Field Experiments on Social Media
Studying online behavior can further understanding of misinformation and political psychology. Mosleh and colleagues discuseds the strengths, weaknesses, and ethical constraints of two approaches to studying online behavior: hybrid lab-field experiments and field experiments. In hybrid lab-field studies, researchers can control and randomize participants’ exposure to social-media content in the lab and then, in the field, survey participants’ attitudes and beliefs as well as observe their online behavior. In field experiments, researchers can use the online environment to manipulate social media exposure (e.g., via private messages or public posts) without disclosing their research and then observe the effects of the manipulation on participants’ online behavior.
Robert Goldstone of the Percepts and Concepts Laboratory at Indiana University and editor of the APS journal Current Directions in Psychological Science interviews Mohsen Mosleh, Lecturer at the University of Exeter Business School, a Fellow at Alan Turing Institute, and a Research Affiliate at MIT Sloan School of Management.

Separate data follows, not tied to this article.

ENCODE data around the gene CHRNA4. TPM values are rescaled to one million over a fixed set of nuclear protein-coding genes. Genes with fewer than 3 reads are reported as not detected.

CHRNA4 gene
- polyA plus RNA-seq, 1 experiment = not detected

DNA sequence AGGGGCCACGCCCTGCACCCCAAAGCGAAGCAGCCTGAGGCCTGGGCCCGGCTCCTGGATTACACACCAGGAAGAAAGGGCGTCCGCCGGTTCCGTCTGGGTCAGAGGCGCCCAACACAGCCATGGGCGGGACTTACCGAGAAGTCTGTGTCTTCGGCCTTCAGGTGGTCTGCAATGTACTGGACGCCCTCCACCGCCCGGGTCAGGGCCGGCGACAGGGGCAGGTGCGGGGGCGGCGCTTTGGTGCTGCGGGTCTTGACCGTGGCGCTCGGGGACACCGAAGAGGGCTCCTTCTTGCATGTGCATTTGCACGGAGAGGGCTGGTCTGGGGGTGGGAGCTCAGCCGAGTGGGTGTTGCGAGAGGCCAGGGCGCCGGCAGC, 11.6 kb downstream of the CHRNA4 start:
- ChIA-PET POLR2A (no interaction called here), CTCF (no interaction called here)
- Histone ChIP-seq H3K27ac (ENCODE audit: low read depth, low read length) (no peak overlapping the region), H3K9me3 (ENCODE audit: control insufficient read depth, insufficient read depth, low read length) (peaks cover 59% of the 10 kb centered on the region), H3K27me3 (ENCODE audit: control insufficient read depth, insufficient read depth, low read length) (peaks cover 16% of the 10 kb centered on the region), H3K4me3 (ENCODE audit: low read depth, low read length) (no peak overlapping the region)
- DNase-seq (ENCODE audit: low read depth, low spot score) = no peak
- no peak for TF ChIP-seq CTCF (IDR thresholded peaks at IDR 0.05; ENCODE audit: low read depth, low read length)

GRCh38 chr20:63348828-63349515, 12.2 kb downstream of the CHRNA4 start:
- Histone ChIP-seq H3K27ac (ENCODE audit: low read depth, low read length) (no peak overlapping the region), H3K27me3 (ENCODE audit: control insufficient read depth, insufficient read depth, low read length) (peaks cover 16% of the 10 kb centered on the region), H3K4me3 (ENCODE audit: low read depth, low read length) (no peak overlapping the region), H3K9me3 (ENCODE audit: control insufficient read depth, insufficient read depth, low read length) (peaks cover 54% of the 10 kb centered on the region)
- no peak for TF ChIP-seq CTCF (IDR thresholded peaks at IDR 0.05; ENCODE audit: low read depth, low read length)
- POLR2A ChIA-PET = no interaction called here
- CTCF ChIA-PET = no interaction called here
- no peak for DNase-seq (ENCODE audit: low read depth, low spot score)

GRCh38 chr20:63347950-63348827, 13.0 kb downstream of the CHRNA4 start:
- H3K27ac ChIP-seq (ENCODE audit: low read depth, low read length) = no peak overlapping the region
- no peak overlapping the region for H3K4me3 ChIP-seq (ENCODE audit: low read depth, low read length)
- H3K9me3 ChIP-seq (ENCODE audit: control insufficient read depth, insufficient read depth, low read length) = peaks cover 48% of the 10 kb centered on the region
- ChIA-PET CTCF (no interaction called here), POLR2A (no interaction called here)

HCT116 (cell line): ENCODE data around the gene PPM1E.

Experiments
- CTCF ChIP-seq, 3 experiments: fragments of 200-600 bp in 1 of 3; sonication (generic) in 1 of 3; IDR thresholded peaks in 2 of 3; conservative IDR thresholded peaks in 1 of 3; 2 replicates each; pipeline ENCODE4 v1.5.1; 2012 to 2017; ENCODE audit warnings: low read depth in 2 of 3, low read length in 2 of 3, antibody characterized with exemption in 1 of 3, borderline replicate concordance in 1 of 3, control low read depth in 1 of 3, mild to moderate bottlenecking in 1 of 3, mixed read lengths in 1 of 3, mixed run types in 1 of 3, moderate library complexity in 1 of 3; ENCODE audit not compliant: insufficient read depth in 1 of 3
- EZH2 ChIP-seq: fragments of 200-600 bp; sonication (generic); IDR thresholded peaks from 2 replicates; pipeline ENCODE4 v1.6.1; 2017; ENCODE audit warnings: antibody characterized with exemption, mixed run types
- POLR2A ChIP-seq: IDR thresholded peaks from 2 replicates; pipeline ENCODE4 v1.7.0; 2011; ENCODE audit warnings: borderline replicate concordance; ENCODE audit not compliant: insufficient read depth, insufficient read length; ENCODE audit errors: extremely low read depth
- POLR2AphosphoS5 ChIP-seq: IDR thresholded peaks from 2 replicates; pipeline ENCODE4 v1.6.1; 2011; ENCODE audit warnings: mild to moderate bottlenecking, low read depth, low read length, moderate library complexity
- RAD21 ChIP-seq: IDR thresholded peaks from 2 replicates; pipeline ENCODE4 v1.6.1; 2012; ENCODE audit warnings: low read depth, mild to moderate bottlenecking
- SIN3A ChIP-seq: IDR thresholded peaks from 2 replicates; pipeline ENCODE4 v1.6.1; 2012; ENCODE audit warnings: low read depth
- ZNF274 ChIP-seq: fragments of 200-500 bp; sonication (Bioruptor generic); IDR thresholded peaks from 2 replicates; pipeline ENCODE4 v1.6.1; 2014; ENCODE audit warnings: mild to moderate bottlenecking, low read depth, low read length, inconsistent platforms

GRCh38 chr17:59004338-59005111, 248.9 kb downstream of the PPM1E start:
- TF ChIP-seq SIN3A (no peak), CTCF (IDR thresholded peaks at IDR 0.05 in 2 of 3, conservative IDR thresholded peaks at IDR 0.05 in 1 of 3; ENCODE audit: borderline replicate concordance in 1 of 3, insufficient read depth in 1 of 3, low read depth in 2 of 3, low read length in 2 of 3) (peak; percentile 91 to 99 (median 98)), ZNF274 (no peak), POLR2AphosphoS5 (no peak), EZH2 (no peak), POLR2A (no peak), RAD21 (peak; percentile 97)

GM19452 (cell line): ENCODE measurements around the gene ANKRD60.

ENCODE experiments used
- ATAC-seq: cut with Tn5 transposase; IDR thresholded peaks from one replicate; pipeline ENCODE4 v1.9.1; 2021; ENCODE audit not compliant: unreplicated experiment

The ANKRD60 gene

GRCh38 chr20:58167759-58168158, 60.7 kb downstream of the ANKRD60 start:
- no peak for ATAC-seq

Daylong Mobile Audio Recordings Reveal Multitimescale Dynamics in Infants’ Vocal Productions and Auditory Experiences
Warlaumont and colleagues reviewed recent research about how infants’ vocal productions and auditory experiences are organized over a day, with implications for development. Everyday vocalizations appear to be clustered hierarchically in time (e.g., there is more difference in vocalization quantity from one hour to the next hour than from one 5-min interval to the next). Vocalizations also appear to be a type of exploratory foraging for social responses, with patterns of vocal exploration changing as children develop. Regarding the sounds infants encounter, different musical frequencies may foster learning about category generalization.
Robert Goldstone of the Percepts and Concepts Laboratory at Indiana University and editor of the APS journal Current Directions in Psychological Science interviews Anne Warlaumont, Professor in the Department of Communication at University of California, Los Angeles.